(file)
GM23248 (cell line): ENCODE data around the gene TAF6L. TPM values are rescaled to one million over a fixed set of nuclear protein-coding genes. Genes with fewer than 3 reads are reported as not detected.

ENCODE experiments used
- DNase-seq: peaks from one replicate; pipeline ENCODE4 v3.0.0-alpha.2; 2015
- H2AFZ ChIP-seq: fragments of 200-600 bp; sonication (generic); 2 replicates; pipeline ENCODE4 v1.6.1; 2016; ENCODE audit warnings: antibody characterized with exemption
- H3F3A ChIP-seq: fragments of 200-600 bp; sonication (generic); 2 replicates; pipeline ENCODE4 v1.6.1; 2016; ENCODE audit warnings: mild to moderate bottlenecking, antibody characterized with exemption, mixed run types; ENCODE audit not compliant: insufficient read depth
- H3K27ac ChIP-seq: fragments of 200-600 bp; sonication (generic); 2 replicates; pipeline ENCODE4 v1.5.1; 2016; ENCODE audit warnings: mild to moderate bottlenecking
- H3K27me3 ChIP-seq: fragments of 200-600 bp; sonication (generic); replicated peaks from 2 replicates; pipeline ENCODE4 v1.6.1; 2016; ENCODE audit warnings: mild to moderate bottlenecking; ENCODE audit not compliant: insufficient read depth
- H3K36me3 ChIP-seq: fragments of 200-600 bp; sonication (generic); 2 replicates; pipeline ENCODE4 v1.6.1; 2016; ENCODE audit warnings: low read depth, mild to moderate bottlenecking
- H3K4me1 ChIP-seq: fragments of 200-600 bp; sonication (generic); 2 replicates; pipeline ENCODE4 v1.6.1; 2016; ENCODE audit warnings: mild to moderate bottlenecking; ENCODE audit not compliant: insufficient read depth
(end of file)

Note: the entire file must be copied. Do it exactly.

GM23248 (cell line): ENCODE data around the gene TAF6L. TPM values are rescaled to one million over a fixed set of nuclear protein-coding genes. Genes with fewer than 3 reads are reported as not detected.

ENCODE experiments used
- DNase-seq: peaks from one replicate; pipeline ENCODE4 v3.0.0-alpha.2; 2015
- H2AFZ ChIP-seq: fragments of 200-600 bp; sonication (generic); 2 replicates; pipeline ENCODE4 v1.6.1; 2016; ENCODE audit warnings: antibody characterized with exemption
- H3F3A ChIP-seq: fragments of 200-600 bp; sonication (generic); 2 replicates; pipeline ENCODE4 v1.6.1; 2016; ENCODE audit warnings: mild to moderate bottlenecking, antibody characterized with exemption, mixed run types; ENCODE audit not compliant: insufficient read depth
- H3K27ac ChIP-seq: fragments of 200-600 bp; sonication (generic); 2 replicates; pipeline ENCODE4 v1.5.1; 2016; ENCODE audit warnings: mild to moderate bottlenecking
- H3K27me3 ChIP-seq: fragments of 200-600 bp; sonication (generic); replicated peaks from 2 replicates; pipeline ENCODE4 v1.6.1; 2016; ENCODE audit warnings: mild to moderate bottlenecking; ENCODE audit not compliant: insufficient read depth
- H3K36me3 ChIP-seq: fragments of 200-600 bp; sonication (generic); 2 replicates; pipeline ENCODE4 v1.6.1; 2016; ENCODE audit warnings: low read depth, mild to moderate bottlenecking
- H3K4me1 ChIP-seq: fragments of 200-600 bp; sonication (generic); 2 replicates; pipeline ENCODE4 v1.6.1; 2016; ENCODE audit warnings: mild to moderate bottlenecking; ENCODE audit not compliant: insufficient read depth